Since yesterday's post on attention grabbed so much, well, attention, let's try another one. Only this time, instead of looking at what factors cause us to pay attention to something, we'll consider an experiment that studied the emotional effects of attention. If you're asked to look for people with blond hair, for example, you may eventually come to have a different emotional response to people with blond hair than others.
A team led by Mark Fenske developed a simple procedure to see if the focus of our attention can affect emotion. Twenty-four college students participated in a task that they were told was to test reaction time: two pictures of faces appeared on screen for two seconds. For a brief interval in the middle of the task, one of the faces was obscured by a semi-transparent red or green oval. If a green oval flashed, then participants had to press a designated number on the keypad as quickly as possible (4 for the left face, and 6 for the right face). If a red oval flashed, then participants were instructed NOT to respond.
Next was the evaluation phase. The screen went black for a second, then both faces flashed on screen for 15 hundredths of a second and disappeared again. Participants were asked one of four questions: which face is on a lighter background, which face is on a darker background, which person is more trustworthy, and which person is less trustworthy. The task was repeated 96 times. For a second group of participants, the colors were reversed: red meant press a button, and green meant do nothing. When the viewers were asked to react, there was no difference in their responses to any of the questions. However, following a sequence when viewers had to restrain from pushing a button in the initial task, an interesting result occurred:
If the oval had had no impact at all, one would expect that the responses would be equal: 50 percent choosing each face. Since the ovals appeared randomly on the faces, there shouldn't be a bias in choosing background color, but when asked about background color, participants chose the uncued face more often than the cued face. The emotional responses were even more dramatic, as the images which participants had previously been asked to ignore were more often rated as less trustworthy, and less often rated as trustworthy.
It appears that being asked not to pay attention to a face can cause participants to believe that face is not trustworthy, even though the faces were chosen at random. So attention -- or more precisely, inhibition of attention -- appears to affect emotional responses.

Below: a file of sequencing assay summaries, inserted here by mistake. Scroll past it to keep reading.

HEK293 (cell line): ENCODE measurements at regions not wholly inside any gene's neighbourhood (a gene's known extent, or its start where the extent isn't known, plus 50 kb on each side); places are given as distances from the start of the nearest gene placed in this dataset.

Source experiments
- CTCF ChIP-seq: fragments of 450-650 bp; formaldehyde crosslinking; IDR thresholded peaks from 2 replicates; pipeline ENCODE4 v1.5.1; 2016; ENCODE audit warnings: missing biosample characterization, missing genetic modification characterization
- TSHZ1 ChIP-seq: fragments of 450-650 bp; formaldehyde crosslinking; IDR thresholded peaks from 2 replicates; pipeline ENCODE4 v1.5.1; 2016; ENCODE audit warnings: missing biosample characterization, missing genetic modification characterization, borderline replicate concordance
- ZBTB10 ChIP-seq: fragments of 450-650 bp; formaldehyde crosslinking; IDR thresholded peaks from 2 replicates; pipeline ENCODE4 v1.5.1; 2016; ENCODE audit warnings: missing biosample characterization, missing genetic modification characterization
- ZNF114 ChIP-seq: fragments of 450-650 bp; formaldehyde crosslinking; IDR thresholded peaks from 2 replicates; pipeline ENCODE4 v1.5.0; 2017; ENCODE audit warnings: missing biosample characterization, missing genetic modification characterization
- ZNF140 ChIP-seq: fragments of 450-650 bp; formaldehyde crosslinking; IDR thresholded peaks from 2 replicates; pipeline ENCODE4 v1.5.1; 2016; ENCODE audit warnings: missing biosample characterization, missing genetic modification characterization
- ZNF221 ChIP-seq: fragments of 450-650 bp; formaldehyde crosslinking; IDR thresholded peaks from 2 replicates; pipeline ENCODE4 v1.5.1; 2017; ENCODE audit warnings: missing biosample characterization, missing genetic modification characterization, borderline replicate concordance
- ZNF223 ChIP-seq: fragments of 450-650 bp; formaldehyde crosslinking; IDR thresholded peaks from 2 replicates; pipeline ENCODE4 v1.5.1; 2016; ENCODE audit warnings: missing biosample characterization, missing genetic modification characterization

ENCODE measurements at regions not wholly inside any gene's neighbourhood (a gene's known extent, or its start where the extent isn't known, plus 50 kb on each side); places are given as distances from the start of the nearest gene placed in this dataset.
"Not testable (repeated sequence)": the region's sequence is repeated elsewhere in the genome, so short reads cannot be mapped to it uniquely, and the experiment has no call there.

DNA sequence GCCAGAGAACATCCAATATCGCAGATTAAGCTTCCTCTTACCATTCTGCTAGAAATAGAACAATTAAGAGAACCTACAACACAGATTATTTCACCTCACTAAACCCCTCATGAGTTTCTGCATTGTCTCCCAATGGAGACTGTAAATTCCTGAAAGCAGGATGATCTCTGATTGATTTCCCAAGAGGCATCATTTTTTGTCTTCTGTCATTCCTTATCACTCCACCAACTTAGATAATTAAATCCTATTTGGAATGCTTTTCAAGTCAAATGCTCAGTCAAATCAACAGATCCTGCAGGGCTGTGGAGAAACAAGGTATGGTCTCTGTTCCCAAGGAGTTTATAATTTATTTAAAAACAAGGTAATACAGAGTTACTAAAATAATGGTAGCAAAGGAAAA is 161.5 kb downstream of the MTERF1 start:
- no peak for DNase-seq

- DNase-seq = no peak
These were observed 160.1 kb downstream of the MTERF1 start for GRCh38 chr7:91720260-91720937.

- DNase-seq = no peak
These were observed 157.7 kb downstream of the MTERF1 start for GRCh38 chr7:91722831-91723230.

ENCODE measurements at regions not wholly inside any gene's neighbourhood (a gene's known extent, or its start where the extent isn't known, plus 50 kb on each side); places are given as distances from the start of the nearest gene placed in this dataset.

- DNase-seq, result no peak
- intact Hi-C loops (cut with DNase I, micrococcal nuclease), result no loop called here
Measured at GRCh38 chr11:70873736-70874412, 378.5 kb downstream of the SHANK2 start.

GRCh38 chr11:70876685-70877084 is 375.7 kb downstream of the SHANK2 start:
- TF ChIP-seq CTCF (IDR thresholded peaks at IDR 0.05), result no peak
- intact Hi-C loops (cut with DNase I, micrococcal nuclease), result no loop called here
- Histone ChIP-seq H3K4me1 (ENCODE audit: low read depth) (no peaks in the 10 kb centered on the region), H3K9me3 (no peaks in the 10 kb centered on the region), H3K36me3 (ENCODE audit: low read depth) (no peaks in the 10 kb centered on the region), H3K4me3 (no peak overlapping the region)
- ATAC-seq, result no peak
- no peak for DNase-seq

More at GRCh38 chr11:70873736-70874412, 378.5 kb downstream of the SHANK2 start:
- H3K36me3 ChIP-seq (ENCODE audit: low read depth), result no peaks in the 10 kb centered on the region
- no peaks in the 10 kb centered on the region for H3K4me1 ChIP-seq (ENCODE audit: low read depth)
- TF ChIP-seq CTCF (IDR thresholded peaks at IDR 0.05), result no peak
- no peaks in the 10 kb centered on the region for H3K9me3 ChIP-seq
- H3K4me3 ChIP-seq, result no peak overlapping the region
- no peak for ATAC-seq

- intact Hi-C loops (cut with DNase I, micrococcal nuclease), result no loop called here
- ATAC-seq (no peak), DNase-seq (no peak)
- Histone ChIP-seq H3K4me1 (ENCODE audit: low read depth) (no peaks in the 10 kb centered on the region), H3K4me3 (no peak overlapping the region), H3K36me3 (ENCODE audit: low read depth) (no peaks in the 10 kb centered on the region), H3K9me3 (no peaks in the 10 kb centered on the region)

Fenske, M.J., Raymond, J.E., Kessler, K., Westoby, N., & Tipper, S.P. (2005). Attentional inhibition has social-emotional consequences for unfamiliar faces. Psychological Science, 16(10), 753-758.
I think that these results could also be interpreted in terms of attribution of processing fluency (e.g., Jacoby & Whitehouse, 1989 Mandler, Nakamura, & Van Zandt, 1987 or Whittlesea & Williams, 2000). When you have to respond, the source of increased fluency is no longer suprising. When you have to inhibit, the fluency may be attributed elsewhere.
I hate to ask the dumb "No question is dumb" question, but why precisely 15 hundredths of a second?
I don't think there's anything special about the 15 hundredths of a second -- there was no indication in the report about why that particular interval was chosen; my guess is it's about enough time to notice the two faces, but not enough to really study each face.
Just to play devil's advocate for a second...
What if the test subjects were on to the motives of the researchers? If I were taking this test and a red shape came up, then I was asked which face was least trustworthy, I might (either consciously or subconsciously) try to figure out how the researchers wanted me to respond. I have absolutely no data on these people what-so-ever, so my response is just a shot in the dark. Or is it? What are these researchers trying to get at? I'm probably supposed to think the one covered in red is less trustworthy... I'll say that...
Just a thought. I guess I'm operating under the assumption that people would assume they're supposed to pick the one covered by the red. Maybe an unfounded assumption?
Hah, yet another study biased against dichromats. :p
I was wondering, is there an option to say "I don't know". After all, who is "more trustworthy" is quite a strong statement to make for someone you've seen in a picture.
Maria, I don't think so -- but the idea is really to force people to make a decision, on a hunch, to get a sense of whether the cue is biasing people. Remember, people are repeating the task 96 times, so they get a pretty decent sense of what they're expected to do.
Marinne: I think Mandler et al 1987 and Winkielman & Cacioppo 2001 have shown that fluency affects percieved brightness as well as liking, so I think differences in fluency would have affected all of the judgments in this study.